Too soon for cash rate hike? Bank economist and aggregator weigh in

RBA will announce the cash rate on Tuesday

Too soon for cash rate hike? Bank economist and aggregator weigh in

It’s too soon for a cash rate hike, one bank economist says, expecting the Reserve Bank of Australia to leave the official cash rate unchanged at its April meeting.

Similarly, aggregator Specialist Finance Group said it will and should remain on hold.

Having sat at a low 0.1% since November 2020, when RBA cut the cash rate 15 basis points to support job creation through the COVID-19, pandemic, a rise in the official cash rate would mark the first in more than 11 years.

In setting the official cash rate, the Reserve Bank of Australia (RBA) has three main objectives: to achieve stability of currency, maintain full employment and achieve economic prosperity and welfare for the people of Australia.

Read more: RBA makes rate announcement

Westpac Business Bank chief economist Besa Deda (pictured above), said the bank’s forecast showed three official cash rate rises this year, in August, October and December. 

At the end of the year, the cash rate was forecast to be 0.75%.

“We’re expecting RBA to start with 15 basis points in August (taking the cash rate from 0.1% to 0.25%), then we expect October and December to be 25 basis points each,” Deda said.

She said interest rate markets had seven rate hikes priced in, starting in June.  Swap rates, on which pricing of fixed home loans were based, had risen from the lows of late 2020.

“There has been an uplift in fixed home loan rates across the financial services industry, reflecting the fact that swap rates have moved higher, and markets have anticipated that the Reserve Bank needs to start raising rates,” Deda said.

Reserve Bank governor Philip Lowe had pledged patience on raising rates due to uncertainty surrounding the COVID-19 pandemic and global supply chain disruptions.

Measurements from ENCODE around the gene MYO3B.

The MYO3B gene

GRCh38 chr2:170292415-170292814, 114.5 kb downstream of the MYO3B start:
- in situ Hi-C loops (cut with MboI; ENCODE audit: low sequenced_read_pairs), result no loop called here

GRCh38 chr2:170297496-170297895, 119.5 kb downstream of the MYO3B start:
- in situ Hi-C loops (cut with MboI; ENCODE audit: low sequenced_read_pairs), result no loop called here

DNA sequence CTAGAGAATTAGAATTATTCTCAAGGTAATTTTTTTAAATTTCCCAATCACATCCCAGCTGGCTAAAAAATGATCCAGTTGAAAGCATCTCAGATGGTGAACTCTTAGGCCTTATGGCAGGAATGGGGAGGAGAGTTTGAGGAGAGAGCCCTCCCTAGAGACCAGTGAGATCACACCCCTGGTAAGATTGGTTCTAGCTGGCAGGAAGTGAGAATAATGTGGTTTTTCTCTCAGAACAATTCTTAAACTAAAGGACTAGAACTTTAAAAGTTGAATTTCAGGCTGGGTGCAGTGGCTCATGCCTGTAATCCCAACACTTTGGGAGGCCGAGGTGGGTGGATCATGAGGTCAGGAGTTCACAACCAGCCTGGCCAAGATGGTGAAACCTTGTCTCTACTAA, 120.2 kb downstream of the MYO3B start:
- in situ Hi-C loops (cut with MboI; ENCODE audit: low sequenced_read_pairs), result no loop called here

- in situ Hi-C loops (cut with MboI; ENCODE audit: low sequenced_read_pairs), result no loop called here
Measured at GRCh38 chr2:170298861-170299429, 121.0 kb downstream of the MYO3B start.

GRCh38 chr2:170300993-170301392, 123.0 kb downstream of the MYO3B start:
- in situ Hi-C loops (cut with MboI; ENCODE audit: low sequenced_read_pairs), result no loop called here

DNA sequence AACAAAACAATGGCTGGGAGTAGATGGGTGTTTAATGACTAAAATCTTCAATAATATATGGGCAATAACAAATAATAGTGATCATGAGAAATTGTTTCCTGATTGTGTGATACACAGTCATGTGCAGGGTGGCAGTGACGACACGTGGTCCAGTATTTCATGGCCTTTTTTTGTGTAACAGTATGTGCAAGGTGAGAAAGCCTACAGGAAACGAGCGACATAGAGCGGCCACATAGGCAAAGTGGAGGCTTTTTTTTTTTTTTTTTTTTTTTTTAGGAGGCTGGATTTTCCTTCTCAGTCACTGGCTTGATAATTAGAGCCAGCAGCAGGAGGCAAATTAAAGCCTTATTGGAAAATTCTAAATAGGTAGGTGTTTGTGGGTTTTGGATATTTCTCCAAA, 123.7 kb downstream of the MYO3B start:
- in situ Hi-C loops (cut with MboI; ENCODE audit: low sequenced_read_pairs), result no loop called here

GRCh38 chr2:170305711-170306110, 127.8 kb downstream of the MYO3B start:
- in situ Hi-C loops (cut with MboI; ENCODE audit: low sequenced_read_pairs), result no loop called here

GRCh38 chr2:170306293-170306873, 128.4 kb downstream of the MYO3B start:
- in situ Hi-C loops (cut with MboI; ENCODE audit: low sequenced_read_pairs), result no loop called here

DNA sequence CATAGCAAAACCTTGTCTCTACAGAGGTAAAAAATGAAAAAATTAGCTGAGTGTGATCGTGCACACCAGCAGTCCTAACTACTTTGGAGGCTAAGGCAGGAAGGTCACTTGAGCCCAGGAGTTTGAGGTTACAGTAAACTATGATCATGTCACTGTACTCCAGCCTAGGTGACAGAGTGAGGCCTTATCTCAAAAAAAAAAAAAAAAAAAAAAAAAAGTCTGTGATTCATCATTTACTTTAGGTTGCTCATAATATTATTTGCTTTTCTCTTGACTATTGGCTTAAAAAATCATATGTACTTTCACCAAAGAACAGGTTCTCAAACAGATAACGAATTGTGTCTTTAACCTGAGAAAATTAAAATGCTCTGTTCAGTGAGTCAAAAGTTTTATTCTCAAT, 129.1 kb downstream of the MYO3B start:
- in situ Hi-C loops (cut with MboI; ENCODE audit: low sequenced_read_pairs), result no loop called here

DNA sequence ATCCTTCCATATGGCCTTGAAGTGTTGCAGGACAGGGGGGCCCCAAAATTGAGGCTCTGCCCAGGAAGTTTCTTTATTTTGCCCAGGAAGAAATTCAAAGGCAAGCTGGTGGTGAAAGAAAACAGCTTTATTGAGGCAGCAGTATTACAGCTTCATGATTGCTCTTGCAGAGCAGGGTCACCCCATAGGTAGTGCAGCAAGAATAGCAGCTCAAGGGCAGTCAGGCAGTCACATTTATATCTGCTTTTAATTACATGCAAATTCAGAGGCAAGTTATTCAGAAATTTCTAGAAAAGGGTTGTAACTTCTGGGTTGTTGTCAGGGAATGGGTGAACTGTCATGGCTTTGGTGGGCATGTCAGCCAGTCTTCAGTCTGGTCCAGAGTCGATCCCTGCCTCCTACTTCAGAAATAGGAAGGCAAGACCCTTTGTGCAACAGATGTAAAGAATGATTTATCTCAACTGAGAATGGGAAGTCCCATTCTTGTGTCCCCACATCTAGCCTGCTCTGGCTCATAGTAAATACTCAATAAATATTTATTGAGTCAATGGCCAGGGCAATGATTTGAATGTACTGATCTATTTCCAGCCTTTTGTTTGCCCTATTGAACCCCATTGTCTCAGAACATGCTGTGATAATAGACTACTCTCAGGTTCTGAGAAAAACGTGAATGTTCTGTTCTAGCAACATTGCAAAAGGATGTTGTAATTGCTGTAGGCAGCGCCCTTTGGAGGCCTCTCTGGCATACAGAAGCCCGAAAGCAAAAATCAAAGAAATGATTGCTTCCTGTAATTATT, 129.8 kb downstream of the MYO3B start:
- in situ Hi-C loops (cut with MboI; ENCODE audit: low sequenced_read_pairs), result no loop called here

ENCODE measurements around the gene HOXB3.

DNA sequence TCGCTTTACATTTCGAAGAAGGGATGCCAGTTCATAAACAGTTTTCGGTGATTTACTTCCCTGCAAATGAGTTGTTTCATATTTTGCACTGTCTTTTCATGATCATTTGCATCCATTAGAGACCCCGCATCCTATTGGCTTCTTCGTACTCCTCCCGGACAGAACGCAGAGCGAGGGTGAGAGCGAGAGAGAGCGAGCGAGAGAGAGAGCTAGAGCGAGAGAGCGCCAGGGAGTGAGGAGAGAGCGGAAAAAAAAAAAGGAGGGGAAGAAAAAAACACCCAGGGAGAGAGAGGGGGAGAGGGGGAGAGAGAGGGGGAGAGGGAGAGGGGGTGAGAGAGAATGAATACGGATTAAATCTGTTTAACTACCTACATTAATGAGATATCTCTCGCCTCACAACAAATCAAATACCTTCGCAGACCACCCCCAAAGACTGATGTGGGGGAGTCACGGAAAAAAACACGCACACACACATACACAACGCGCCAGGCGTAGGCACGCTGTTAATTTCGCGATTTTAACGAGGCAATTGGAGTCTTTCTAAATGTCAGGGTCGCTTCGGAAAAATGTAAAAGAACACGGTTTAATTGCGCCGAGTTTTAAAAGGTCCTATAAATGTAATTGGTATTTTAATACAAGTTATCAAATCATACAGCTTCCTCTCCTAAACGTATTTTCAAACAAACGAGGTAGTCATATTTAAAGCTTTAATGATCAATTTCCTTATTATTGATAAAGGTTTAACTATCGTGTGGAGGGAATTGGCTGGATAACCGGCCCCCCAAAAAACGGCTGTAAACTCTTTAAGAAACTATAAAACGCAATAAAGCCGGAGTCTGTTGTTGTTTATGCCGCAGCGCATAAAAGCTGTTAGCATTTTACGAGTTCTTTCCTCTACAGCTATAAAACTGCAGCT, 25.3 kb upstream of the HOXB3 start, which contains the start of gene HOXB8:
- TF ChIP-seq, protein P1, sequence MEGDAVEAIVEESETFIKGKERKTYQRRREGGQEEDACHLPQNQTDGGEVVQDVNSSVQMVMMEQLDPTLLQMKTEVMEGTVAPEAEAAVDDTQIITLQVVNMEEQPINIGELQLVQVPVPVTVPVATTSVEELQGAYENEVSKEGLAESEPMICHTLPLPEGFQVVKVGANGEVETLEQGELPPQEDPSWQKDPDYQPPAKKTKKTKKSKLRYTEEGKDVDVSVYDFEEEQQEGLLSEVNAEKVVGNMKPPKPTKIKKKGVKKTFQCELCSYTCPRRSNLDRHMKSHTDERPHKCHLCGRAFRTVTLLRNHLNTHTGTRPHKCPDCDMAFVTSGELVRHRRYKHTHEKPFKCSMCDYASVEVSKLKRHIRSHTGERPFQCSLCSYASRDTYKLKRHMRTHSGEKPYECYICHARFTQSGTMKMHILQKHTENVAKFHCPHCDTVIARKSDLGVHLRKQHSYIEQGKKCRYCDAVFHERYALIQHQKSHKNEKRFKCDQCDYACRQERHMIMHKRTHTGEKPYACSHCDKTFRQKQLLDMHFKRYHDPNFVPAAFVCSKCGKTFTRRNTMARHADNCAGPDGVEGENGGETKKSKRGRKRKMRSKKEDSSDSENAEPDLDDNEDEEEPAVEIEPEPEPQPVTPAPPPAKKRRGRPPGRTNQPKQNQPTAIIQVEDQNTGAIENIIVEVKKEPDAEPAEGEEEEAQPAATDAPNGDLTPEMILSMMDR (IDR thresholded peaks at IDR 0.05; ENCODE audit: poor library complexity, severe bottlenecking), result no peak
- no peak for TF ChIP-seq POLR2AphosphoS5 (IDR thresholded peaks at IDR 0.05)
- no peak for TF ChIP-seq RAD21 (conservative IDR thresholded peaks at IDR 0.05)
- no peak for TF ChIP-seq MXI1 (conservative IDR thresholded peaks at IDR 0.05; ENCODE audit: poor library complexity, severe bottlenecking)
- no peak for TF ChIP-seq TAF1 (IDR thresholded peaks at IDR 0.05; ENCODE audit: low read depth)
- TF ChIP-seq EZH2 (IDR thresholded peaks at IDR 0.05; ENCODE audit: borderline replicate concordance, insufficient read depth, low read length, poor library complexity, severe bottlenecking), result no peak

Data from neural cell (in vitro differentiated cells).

Wage Price Index data showed wages grew at 2.3% per annum in the December 2021 quarter.

“We think that wage pressures are building, and that wages growth will quicken … because job-turnover is rising, there is evidence that bonus payments [and] retention rates are rising,” Deda said.

“The RBA has now said it’s looking at a broader measure of wages and we do think that on those broader measures, there’s signs of a pickup in wages growth.”

The rate of unemployment, currently 4%, is at a 13-year low, indicating full employment.

“We see it could go under 4% before June, and [we haven’t] had an unemployment rate on a sustained basis, below 4% since the 1970s,” Deda said.

Stronger wage, inflation and/or employment data, might result in a rate hike before August.

“We certainly couldn’t rule out a June or July rate hike, but our fuller view is they’ll move in August,” Deda said.

Blake Buchanan (pictured below), aggregation manager at SFG said rates will and should remain on hold, despite obvious and emerging indictors and pressures for it to rise.

“There is simply too much uncertainty, both on a global and domestic scale and much data that I think is misleading, such as employment rates and wages growth,” Buchanan said.

Referring to the skyrocketing cost of living, including petrol and groceries, Buchanan said April didn’t allow sufficient time for these recent and additional costs to be factored into the RBA’s decision.

“I fear that whilst the pressures for an increase are compounding, it is simply too early to pull the trigger. Looking at the US, at this stage either moving too late or too hard too early increasingly looks like they will have no choice but recession. We should be cautious to avoid the same outcome,” Buchanan said.

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He said mortgage brokers always have their clients’ best interests in mind – and part of that responsibility includes educating them about different providers and products.

“Brokers have recently experienced climbing rates in the fixed area and whilst the variable to fixed rate gap is climbing, it is always worth discussing and ensuring when you do, that you discuss the benefits, the constraints and rate locking,” Buchanan said.

“You should always be in regular and constant contact with your clients and a discussion about the current and future rate movements is as good a reason as any to have a meaningful discussion with your clients today.”

RBA will deliver its third official cash rate announcement of the year on Tuesday.

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